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A Whole Roast Chicken Worth Making, Even for One

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Since living alone, I kind of stopped eating chicken. Not because I don't like it, but because I like to buy my chickens whole and yet a whole chicken for one has felt impossible. Every time I've considered it, I'd think "I'll be stuck eating the thing for how many meals?"

Photo by Kristy Mucci

When you're cooking for two, a whole chicken is perfect: You get a few days out of it, make a stock for later, and it's this lovely little routine. A routine I feel like my single appetite can't keep up with.


And I can't be the only one. But so far, I have enough to worry about in my post-marriage experience without letting dinner—and especially anxiety about poultry—get to me. Which is why I've mostly been avoiding it.

Then I came across Renee Erickson's Roasted Chicken with Fried Capers and Preserved Lemon. I love her cookbook, and flip through it often, and I got kind of hung up on this recipe. I'm a sucker for preserved lemons and was eager to break my poultry restriction.

So I invited a few friends over and made a whole chicken. It was so good that there was nothing left of it, and I craved it for weeks after.

How to Roast the Perfect Chicken
How to Roast the Perfect Chicken

I like this recipe for so many reasons: One being that it makes my house smell like brown butter, and the effect that has on my mood is some kind of magic I can't fully understand. Plus, since I'm getting myself back into the kitchen, I want to feel like I'm really doing things in there. It's easy to throw a bird in the oven and let time and heat do their thing, but this recipe calls for a little more work: You get to fry capers, you get to brown butter, and you get to baby the bird by basting it several times.

The first time I made this, I added cauliflower to the pan—cauliflower cooked in brown butter and chicken fat until it's so tender it's practically mush is another kind of magic I'd like to experience more often. The whole thing made me feel pretty blissful (and now I know a big part of this was having company), and I wanted to repeat the meal as soon as I could—I thought I could handle a whole chicken on my own. The second time, I loved it just as much, but now I had leftovers. And a lot of them.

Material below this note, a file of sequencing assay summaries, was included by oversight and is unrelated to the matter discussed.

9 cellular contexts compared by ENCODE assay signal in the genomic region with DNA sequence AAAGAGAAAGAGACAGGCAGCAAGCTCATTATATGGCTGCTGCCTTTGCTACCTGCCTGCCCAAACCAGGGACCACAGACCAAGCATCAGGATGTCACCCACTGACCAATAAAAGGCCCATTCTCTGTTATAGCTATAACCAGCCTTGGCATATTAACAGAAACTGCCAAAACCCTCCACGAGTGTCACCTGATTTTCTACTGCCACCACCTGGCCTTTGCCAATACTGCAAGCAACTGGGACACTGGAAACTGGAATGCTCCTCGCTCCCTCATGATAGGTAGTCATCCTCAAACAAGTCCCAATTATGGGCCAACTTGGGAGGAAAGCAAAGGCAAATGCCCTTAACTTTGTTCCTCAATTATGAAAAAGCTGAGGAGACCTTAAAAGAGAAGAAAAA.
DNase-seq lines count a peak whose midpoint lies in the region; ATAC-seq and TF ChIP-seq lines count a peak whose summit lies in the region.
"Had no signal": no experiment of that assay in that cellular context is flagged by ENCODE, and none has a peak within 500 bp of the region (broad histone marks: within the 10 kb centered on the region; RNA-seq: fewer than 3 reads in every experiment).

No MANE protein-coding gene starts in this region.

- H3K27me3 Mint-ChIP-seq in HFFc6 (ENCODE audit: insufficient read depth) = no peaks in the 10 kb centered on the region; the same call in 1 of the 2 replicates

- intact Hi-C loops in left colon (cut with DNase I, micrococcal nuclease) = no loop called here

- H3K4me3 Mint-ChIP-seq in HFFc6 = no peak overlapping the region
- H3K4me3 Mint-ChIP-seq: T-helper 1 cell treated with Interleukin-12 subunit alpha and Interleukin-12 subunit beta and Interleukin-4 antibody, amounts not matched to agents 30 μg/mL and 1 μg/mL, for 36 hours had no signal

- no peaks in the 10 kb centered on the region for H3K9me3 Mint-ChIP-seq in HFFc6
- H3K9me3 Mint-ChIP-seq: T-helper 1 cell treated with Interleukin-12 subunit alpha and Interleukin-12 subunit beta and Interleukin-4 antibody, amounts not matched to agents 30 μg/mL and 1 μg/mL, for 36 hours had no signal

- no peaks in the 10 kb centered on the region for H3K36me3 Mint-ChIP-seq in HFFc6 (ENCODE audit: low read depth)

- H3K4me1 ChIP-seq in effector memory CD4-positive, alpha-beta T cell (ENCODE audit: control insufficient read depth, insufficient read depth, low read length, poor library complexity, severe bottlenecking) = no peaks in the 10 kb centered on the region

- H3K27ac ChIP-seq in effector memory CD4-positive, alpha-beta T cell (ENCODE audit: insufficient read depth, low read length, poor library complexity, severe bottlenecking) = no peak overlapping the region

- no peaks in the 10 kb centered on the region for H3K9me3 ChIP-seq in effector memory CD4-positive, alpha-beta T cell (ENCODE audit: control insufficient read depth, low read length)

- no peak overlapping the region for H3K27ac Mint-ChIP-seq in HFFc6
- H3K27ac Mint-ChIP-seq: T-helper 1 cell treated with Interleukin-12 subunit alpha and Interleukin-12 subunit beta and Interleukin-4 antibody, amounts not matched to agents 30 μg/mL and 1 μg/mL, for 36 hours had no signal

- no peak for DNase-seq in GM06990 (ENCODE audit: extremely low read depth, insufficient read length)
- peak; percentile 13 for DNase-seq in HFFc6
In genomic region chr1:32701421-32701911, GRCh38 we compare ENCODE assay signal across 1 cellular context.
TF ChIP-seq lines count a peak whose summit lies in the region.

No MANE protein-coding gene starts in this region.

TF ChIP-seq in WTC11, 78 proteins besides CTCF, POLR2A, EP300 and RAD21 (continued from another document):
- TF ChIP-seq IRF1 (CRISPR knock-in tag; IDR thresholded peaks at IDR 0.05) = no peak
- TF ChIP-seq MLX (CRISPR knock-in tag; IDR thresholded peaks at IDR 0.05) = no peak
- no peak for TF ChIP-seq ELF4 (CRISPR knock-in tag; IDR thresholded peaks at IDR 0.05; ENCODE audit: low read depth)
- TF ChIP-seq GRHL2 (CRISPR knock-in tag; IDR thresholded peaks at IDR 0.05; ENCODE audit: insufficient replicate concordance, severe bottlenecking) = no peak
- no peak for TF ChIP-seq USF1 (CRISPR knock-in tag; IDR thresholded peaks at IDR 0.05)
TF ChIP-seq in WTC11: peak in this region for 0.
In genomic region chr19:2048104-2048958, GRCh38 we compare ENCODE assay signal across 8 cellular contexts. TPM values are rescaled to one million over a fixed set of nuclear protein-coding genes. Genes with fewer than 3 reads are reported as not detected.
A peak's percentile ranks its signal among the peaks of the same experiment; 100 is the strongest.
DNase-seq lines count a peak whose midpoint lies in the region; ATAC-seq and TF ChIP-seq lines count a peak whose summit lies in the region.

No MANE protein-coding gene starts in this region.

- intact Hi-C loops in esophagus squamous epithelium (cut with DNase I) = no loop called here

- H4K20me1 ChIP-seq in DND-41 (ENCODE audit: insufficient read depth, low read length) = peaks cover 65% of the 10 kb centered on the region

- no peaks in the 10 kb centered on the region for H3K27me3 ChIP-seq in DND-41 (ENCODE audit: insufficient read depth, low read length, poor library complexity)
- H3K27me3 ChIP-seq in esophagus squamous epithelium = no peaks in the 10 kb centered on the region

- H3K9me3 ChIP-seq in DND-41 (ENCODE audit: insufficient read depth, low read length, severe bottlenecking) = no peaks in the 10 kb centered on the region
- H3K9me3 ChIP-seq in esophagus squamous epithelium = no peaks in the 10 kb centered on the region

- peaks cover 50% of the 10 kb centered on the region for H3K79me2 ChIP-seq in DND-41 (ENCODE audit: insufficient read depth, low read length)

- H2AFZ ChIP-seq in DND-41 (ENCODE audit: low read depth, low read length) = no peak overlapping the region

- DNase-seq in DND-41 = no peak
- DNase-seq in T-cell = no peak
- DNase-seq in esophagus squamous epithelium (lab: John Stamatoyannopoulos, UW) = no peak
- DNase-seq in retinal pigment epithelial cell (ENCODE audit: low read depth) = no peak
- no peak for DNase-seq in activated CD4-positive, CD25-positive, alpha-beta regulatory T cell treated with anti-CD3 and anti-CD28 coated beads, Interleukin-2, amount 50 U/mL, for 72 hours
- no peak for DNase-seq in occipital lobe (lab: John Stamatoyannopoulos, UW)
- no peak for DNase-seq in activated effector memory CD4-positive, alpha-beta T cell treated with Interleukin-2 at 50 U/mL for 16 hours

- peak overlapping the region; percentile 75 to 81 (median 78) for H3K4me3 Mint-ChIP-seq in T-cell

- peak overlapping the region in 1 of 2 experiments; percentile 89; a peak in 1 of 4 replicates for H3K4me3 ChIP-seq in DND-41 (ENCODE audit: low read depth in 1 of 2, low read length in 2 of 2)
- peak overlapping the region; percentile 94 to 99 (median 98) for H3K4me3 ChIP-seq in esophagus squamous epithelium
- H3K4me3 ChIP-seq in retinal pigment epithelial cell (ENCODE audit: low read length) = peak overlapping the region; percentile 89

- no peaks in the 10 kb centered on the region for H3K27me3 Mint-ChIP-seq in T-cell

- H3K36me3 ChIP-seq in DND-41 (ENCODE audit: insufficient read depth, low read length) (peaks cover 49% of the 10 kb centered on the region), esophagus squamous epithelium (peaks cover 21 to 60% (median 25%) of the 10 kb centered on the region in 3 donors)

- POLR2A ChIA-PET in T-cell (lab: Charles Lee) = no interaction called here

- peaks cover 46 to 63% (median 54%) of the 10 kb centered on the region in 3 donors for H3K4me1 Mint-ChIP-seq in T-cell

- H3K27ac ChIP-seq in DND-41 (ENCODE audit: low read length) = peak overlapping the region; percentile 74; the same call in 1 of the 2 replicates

How to Roast a Chicken Without a Recipe
How to Roast a Chicken Without a Recipe

It took me five days to get through the whole bird, and each meal was a step down from the last. I wasn't going to waste this chicken, but at one point, I felt like I was being held hostage by this thing. I actually canceled plans with friends: "I can't go out for dinner tonight, I have this chicken I need to get through." Every lonely leftover meal rubbed my singleness in my face and made me swear off attempting a whole bird again. It's unfortunate, because a roasted chicken is so comforting.

Back when I was confident in the kitchen, I'm sure I could have come up with several solutions for this problem. Instead, I'm still avoiding chicken altogether.

If you have any suggestions, I'd love to hear them, because I really don't want to keep missing out.

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Renee Erickson's Roast Chicken with Brown Butter and Lemons

39c04017 7e7e 43b2 9344 e529de61a1bd  kandm Kristy Mucci

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Serves 4
  • 1/2 cup plus 1 tablespoon extra-virgin olive oil, divided
  • 1/2 cup (1 stick) unsalted butter
  • One (4-pound) chicken, back removed, halves dried 1 hour in the refrigerator, and brined if desired
  • 1 tablespoon crunchy gray salt
  • 1/2 cup capers (salt-packed preferred), rinsed well
  • Julienned peel of 1 preserved lemon
  • Finishing oil, for drizzling

How can one person tackle a whole chicken? Tell us in the comments!

Tags: chicken, roast chicken, solo cooking, cooking for one